2018 also heralded and solidified the bank of mum and dad as a legitimate lending stream for property deposits.
According to research and forecasts from Legal & General and Cebr, parents will represent the equivalent of a £5.7 billion mortgage lender this year, with 316,600 anticipated to receive financial help from parents, up from 298,000 since last year.
Over the last two years, the value of property purchases helped by parents has grown by 5% to £81.7 billion; in monetary terms, this is equivalent to a growth of £4.2 billion.
However, toward the end of the year, reports claimed that relatives were placing themselves in financial difficulty to ensure that their younger relatives were able to afford a home of their own.
Paula Higgins, chief executive, HomeOwners Alliance, said: “If further proof was needed that the housing crisis will have far-ranging ramifications then this is it. The fact that some parents are postponing retirement to help their grown-up children onto the housing ladder shows how far the ripple effect of the broken housing market goes. Not to mention the fact that this acceptance and reliance we have on parents to provide financial support means those people whose parents are unable to do so are left out in the cold.
“Our 2018 HomeOwners Survey found the market is failing at every level and this L&G survey is just further proof of that.”
Brexit Uncertainty Breeds Property Value Decline
The Brexit merry-go-round has been relentless since the referendum in 2016. As the March exit deadline approached, negotiations intensified to ensure the deal was done in time.
In September, Mark Carney and the Bank of England initiated ‘project fear’ through stress testing the property market and concluding that a no-deal Brexit would be likely to trigger a housing crash on a similar scale to 2008.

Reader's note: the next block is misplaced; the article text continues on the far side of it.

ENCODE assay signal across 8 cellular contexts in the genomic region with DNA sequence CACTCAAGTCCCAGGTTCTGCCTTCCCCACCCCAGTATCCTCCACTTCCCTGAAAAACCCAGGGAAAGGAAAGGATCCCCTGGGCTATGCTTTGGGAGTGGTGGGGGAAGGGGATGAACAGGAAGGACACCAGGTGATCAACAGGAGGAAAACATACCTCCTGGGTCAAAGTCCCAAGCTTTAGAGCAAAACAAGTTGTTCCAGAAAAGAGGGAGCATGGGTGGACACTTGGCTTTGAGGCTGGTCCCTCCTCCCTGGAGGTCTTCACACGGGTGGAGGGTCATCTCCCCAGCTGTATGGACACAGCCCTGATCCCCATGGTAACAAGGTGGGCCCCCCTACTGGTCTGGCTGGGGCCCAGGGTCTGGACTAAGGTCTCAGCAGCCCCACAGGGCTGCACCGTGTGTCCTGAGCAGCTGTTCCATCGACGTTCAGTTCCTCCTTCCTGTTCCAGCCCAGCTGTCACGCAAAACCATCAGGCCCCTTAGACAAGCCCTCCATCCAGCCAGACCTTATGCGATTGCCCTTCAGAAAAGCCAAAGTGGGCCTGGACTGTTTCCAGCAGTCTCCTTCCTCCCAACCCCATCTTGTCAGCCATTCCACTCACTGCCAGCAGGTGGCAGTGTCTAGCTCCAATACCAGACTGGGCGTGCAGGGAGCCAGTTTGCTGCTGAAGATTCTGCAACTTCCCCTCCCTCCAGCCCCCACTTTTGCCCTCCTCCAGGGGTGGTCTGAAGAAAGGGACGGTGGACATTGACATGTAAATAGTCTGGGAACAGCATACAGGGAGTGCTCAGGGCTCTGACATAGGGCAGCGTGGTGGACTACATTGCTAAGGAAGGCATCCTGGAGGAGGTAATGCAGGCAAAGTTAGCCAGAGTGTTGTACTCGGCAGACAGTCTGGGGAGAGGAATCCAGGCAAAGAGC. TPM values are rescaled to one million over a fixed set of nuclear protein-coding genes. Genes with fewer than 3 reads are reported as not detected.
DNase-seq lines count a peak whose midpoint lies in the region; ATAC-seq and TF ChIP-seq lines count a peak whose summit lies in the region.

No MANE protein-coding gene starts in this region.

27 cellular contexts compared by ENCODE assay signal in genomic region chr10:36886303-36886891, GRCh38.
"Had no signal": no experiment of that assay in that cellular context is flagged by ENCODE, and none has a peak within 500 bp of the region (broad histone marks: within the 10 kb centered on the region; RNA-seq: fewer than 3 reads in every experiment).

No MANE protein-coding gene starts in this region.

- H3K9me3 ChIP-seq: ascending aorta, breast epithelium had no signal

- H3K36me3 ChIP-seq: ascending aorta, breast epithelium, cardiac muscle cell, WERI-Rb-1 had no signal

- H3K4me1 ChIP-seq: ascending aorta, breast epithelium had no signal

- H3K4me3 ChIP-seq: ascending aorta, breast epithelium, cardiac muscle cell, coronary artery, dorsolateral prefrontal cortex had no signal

The Bank of England then reignited ‘project fear’ by claiming that in a worst-case scenario, the property market and property prices could shrink by 30%. Since that point, the deal has been struck, May has survived a vote of confidence and a parliamentary vote has been delayed.
Amidst this severe uncertainty the property market has wavered, with negative annual growth faced in many regions including London and the South East of England. On average, property prices are now 3.2% cheaper than they were in October and around £10,000 cheaper overall. The last time two consecutive months yielded larger decreases in property prices was in 2012, when property values dipped by £11,836. Additionally, the fact that house hunters registered with estate agents has also hit a six-year low indicates that the property market may be averse to Brexit turmoil.
Price And Service Transparency Finally Arrived
If any words have been uttered more than ‘Brexit’ among Conveyancers this year, they have undoubtedly been ‘price transparency.’
Throughout the summer, regulators had their reform proposals approved by the Legal Services Board (LSB).
This opened the door for the regulators to consider the framework for how price transparency will work. In October, the Council for Licensed Conveyancer (CLC) offered their compliance guidance to conveyancers and announced the deadline of December 6th. Shortly afterwards, the Solicitors Regulation Authority followed this date and the legal sector readied itself for the imminent changes.
Here we are, compliant and still standing. Regulators continue to insist that the new regulations will improve the customer experience. They have also insisted that this process will take time to perfect and they intend to collaborate with firms rather than sanction them.
It has been a fantastic year and our privilege to help deliver the news to your inboxes. The entire content team would like to wish you a happy festive period and a fantastic New Year. We will see you all in 2019!